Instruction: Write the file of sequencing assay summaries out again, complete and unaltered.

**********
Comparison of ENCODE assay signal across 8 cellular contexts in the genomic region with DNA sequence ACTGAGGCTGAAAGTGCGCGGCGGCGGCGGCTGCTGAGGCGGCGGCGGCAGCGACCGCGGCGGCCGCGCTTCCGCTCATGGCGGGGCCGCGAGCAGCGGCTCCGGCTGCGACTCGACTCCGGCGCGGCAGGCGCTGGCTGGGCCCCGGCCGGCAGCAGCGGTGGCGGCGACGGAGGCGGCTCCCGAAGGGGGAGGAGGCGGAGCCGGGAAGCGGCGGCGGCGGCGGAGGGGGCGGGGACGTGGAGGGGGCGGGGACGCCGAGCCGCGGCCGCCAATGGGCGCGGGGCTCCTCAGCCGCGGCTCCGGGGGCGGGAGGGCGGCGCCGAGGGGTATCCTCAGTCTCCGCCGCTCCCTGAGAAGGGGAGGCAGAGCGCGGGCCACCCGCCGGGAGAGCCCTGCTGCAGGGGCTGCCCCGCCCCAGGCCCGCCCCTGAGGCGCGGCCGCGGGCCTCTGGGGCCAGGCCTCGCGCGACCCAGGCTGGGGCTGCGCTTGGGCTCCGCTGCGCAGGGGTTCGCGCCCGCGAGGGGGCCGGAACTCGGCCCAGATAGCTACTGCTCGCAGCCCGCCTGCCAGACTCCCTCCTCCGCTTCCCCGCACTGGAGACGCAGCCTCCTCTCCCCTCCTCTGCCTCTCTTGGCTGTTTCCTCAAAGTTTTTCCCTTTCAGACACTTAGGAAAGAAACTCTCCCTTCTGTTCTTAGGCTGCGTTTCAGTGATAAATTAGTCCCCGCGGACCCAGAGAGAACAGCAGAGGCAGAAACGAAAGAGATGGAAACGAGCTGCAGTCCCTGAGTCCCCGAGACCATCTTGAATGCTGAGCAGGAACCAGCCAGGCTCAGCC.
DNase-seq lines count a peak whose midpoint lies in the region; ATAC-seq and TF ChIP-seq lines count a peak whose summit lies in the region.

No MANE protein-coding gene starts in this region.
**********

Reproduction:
Comparison of ENCODE assay signal across 8 cellular contexts in the genomic region with DNA sequence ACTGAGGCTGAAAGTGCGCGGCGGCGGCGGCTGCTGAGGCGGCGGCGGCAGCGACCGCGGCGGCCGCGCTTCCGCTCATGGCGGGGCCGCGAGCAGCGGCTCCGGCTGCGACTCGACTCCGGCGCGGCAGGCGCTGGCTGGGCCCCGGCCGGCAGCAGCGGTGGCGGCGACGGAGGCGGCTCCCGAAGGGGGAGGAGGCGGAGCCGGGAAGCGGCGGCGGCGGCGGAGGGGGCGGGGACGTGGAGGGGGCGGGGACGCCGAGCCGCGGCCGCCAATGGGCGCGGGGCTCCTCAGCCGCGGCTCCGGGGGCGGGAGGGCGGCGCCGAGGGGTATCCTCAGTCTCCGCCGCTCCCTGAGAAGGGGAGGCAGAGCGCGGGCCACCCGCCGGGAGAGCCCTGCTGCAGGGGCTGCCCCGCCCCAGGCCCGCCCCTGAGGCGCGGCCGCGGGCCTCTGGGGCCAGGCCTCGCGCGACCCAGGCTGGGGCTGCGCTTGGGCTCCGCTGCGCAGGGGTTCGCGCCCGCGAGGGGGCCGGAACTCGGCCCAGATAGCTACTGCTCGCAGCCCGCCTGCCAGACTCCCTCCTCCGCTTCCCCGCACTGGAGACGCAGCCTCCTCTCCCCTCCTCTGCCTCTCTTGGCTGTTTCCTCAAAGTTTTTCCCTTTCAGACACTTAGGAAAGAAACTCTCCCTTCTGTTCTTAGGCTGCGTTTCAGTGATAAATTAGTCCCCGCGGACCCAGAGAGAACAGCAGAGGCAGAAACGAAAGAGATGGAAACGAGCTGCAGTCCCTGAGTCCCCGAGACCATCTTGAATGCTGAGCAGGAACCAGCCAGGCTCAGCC.
DNase-seq lines count a peak whose midpoint lies in the region; ATAC-seq and TF ChIP-seq lines count a peak whose summit lies in the region.

No MANE protein-coding gene starts in this region.